Dedicated Dodgers fans visit Korea and DMZ, hope to score tickets to season opener

The baseball fans squeezed onto an early morning bus, bound for a place that some tour companies say is dangerous, some say is somber, and all agree has a surprising amount of gift shops.

They were headed, about 150 of them, for the demilitarized zone: the narrow buffer strip between North and South Korea that is heavily guarded by concertina wire and rifle-toting soldiers.

And they were clad in Dodgers blue.

They were the Dodgers faithful — the team’s most rabid fans, traveling with fan group Pantone 294, named, of course, after the team’s official hue of blue.

They had flown all the way to Seoul to watch the Boys in Blue open their season against the San Diego Padres at Gocheok Sky Dome, the first major league games staged in South Korea, where baseball is beloved.

Most fans did not have tickets to the games. Still they came, knowing they probably would not see any baseball in person — but determined to represent their team in one of the most heavily guarded places in the world. Hopefully without causing any international incidents.

“Unfortunately, we were not able to book any tickets,” said Conrado Guerrero, who travels often with Pantone 294. “But when are you going to get a chance to wear your Dodger gear here in a foreign country?

“The camaraderie that you get — it’s like a baseball family that you meet out here.”

Added fan Eddie De Leon: “We are going to try to go stand in front of the stadium, very old-school style, with signs saying, ‘Hey, we need tickets.’”

Others planned to hang out in local bars to watch the games. To this group, fandom isn’t something in which you participate; it’s a way you live. You have to spend some green to prove you bleed Dodger blue.

Alexander Soto, the founder of Pantone 294, said his group, which organizes trips to Dodgers road games wherever they might be, brought about 400 fans to South Korea, and many more flew separately and met up with the group to go sightseeing.

Pantone 294 started in 2009 when Soto rented a bus and hauled 56 people to a San Francisco Giants game.

“It started off as just friends and family,” he says. “And it turned into what it is now.”

They traveled to see the Dodgers play in Mexico. In Australia. And — gasp! — in true enemy territory: San Francisco.

“Rumor is that the Dodgers are going to open up in Japan in 2025,” Soto said. “Dylan [Hernández] from the L.A. Times reported it. So if it’s true, we will for sure be in Japan in 2025.”

On the tour bus to the DMZ — which left just after 6:30 on a chilly Tuesday morning — some fans tried to get extra sleep and others nursed cups of coffee and Red Bull.

The tour guide, Unsuk Jung, who adopted the nickname Oliver because other guides said it would be easier for guests to remember, detailed the schedule for the day. There was a brief mention of beer at lunch, which delighted the Dodgers faithful.

He gave a quick history of the Korean War and told everyone, multiple times, they would be in a heavily militarized zone but, hey, enjoy yourselves.

Outside Imjingak — a former battlefield, where a park was built to comfort refugees whose families were stuck behind the North Korean border — Dodgers fans shopped at souvenir stands selling DMZ shirts, soldier figurines and North Korean “compound alcohol.”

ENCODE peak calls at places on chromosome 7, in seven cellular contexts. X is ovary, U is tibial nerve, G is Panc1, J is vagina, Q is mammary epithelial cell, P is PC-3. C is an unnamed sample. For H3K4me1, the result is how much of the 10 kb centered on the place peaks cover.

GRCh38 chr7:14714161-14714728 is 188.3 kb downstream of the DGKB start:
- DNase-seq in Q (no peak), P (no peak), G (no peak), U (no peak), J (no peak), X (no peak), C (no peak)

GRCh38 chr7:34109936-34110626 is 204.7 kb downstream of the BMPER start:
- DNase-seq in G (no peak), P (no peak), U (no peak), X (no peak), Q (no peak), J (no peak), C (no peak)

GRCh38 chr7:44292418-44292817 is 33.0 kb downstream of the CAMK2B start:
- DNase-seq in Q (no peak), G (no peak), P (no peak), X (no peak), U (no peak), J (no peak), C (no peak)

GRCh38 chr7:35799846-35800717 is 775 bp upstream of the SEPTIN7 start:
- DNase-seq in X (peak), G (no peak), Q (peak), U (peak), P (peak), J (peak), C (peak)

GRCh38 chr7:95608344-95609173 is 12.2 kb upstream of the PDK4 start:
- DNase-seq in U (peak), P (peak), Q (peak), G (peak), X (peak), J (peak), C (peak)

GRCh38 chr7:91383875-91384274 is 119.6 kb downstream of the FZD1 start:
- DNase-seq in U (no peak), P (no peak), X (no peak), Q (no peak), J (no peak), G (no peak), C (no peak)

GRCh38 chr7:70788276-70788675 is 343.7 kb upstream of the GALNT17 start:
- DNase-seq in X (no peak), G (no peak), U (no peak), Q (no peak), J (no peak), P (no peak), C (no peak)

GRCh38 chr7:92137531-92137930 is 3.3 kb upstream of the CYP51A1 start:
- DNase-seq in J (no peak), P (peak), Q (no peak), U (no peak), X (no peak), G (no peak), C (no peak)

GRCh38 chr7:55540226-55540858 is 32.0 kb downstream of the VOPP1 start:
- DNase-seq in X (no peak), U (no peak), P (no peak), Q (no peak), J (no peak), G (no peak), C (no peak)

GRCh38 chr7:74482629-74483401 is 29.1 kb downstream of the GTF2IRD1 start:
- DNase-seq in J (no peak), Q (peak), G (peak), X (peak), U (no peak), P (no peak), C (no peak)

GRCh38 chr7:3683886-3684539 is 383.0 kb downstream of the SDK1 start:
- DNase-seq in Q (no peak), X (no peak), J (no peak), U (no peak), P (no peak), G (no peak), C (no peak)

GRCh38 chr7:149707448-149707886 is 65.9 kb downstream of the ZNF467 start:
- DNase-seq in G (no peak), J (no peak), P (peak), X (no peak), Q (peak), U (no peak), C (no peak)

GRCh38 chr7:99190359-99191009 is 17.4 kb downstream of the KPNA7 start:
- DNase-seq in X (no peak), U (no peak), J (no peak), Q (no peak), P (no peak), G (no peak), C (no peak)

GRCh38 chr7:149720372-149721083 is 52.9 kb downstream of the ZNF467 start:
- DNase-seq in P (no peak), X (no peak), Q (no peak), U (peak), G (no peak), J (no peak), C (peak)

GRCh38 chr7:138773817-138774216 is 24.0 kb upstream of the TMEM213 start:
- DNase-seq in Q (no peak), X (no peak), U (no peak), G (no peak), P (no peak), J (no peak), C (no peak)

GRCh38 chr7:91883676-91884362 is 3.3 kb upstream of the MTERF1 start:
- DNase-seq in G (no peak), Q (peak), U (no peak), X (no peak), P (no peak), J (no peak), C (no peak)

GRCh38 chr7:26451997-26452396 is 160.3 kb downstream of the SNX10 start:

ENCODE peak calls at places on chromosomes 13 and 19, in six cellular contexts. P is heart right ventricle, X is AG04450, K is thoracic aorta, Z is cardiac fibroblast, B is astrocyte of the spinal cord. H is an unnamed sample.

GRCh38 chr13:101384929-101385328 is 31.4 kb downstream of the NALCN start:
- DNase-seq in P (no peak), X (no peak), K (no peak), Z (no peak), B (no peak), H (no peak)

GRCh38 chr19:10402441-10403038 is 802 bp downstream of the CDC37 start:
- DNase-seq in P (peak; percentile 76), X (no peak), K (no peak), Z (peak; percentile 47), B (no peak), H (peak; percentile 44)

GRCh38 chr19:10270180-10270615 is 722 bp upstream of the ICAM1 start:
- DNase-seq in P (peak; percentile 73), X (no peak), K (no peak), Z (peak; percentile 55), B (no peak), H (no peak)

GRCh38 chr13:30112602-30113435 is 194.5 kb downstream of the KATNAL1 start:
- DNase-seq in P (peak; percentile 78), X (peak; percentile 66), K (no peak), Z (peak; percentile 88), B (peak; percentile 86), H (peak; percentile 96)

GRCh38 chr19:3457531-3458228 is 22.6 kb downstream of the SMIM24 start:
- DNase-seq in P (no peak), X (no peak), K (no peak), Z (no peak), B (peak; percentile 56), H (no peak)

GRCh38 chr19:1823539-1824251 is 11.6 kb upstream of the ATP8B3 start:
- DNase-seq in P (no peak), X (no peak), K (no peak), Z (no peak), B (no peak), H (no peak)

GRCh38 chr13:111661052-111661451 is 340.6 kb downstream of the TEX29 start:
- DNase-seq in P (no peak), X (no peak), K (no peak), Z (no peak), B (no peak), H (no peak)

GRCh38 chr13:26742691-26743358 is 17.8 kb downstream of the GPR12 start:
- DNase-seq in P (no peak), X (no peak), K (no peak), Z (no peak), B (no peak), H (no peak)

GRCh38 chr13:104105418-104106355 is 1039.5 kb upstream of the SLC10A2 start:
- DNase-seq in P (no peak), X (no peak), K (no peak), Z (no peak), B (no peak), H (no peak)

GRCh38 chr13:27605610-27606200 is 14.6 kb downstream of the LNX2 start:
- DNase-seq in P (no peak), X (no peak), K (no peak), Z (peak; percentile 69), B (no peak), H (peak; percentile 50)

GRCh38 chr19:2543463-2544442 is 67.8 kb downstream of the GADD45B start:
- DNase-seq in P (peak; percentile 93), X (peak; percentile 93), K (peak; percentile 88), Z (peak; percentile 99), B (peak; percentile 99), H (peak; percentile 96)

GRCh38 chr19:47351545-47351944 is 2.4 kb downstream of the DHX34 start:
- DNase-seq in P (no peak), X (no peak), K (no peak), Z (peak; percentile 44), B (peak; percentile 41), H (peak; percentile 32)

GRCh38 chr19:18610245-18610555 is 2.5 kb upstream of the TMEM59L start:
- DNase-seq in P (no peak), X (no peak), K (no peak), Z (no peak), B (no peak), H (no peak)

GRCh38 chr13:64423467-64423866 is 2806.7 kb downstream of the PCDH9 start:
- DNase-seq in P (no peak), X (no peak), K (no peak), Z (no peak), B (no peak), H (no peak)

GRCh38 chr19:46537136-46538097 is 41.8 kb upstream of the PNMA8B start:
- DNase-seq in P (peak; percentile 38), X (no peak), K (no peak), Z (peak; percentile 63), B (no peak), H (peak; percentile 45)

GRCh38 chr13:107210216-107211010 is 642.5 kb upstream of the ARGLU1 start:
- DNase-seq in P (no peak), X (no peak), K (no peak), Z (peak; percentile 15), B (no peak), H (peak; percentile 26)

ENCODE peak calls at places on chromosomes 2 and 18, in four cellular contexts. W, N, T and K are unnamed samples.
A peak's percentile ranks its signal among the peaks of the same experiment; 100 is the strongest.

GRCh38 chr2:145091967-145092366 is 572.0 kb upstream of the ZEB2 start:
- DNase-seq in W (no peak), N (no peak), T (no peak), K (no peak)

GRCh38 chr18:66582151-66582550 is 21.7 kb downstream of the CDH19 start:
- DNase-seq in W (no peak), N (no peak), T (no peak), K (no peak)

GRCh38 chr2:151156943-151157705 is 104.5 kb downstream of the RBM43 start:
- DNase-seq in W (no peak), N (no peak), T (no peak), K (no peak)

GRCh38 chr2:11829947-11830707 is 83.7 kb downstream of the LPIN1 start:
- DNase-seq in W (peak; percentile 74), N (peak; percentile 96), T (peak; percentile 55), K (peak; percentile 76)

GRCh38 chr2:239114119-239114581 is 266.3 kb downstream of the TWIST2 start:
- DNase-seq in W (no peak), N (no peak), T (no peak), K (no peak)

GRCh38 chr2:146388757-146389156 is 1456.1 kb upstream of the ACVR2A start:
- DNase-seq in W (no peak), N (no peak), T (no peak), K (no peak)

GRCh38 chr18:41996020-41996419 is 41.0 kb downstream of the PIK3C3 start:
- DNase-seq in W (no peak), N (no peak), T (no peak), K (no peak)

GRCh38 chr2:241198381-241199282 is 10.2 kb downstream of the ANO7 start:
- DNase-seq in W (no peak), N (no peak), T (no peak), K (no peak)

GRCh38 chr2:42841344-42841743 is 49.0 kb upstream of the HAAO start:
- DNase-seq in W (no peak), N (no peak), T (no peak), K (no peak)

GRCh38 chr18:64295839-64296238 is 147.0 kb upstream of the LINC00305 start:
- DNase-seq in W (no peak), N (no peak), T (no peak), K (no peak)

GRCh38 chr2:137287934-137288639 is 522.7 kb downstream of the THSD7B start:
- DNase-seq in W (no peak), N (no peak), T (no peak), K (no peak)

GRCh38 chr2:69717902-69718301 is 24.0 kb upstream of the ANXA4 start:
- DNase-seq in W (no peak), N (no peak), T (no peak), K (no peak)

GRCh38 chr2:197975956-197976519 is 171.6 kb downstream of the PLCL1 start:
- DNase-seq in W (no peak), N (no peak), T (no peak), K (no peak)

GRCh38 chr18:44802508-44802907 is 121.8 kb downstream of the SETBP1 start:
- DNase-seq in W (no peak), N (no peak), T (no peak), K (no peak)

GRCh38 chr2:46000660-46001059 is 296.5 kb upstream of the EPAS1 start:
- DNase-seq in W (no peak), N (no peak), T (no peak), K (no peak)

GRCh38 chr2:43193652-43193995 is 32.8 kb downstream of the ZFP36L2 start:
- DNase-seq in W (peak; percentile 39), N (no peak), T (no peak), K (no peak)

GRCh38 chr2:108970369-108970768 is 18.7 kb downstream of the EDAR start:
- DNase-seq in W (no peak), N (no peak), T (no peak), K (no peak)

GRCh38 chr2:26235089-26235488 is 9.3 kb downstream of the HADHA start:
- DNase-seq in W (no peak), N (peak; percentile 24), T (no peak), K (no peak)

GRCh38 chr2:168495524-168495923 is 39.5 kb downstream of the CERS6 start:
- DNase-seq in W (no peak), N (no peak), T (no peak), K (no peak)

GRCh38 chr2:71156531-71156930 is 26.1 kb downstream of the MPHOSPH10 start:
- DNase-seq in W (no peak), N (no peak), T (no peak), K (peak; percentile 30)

They stood in line for tornado potatoes, sausages, and — don’t tell the Dodger Dogs back home — a meat dish called “magical hot dog” that was a footlong hot dog spiral-wrapped in bread.

And, of course, there was beer. It was only 8 a.m., but, as Jimmy Buffett and Alan Jackson sang: It’s five o’clock somewhere.

Patricia Rodriguez, who joined the tour in a Dodgers 2020 World Series champions jacket, loves her team — but she had an emotional connection to the trip: Her father, Jose Martin del Campo, fought in the Korean War.

“I wanted to come and see for him,” she said, her voice choking with emotion.

As the group waited for food, a man shouted: “Enemy coming through!”

He was wearing a San Diego Padres jacket.

One surprise on the tour was going down into the Third Tunnel of Aggression, one of four known tunnels under the border between the two countries. The surprise wasn’t going into the tunnel; it was how.

Dodgers hats had to be replaced with hard hats. No photos or video were allowed.

After a steep walk down into the darkness, tourists walk through claustrophobia-inducing tunnels, with rock ceilings less than five feet high, the tunnels barely six feet wide. The sounds of people laughing were interrupted by loud thuds of heads hitting rocks or pipes, followed by more laughing — and words unprintable in a family newspaper.

At the end of the 260-meter walk is a large slab of concrete, and a camera watching tourists look through a glass-covered opening at another concrete slab. These are two of three blockades built by South Korea to prevent the north from using it.

Someone offered to start a “Let’s go, Dodgers” chant. It was quickly shut down.

Once everyone returned from the tunnel and took a few minutes to wipe sweat from their brows, they climbed aboard buses bound for the Dora Observatory, where tourists could see North Korea in person.

The tour guide pointed out landmarks people could view through binoculars. Undeterred by the cold, biting wind, the Dodgers fans excitedly found the North Korean flag through telescopes.

Inside the observatory, a cafe sold hot sandwiches and other snacks, though one member of the group lamented the lack of great street tacos in Seoul.

But that complaint quickly was followed by a list of Korean foods with which they’ve fallen in love: the bulgogi beef, the ample seafood options and most things found at the night markets.

The tour ended with everyone gathering for lunch. Bulgogi beef. Beer. Lots of beer.

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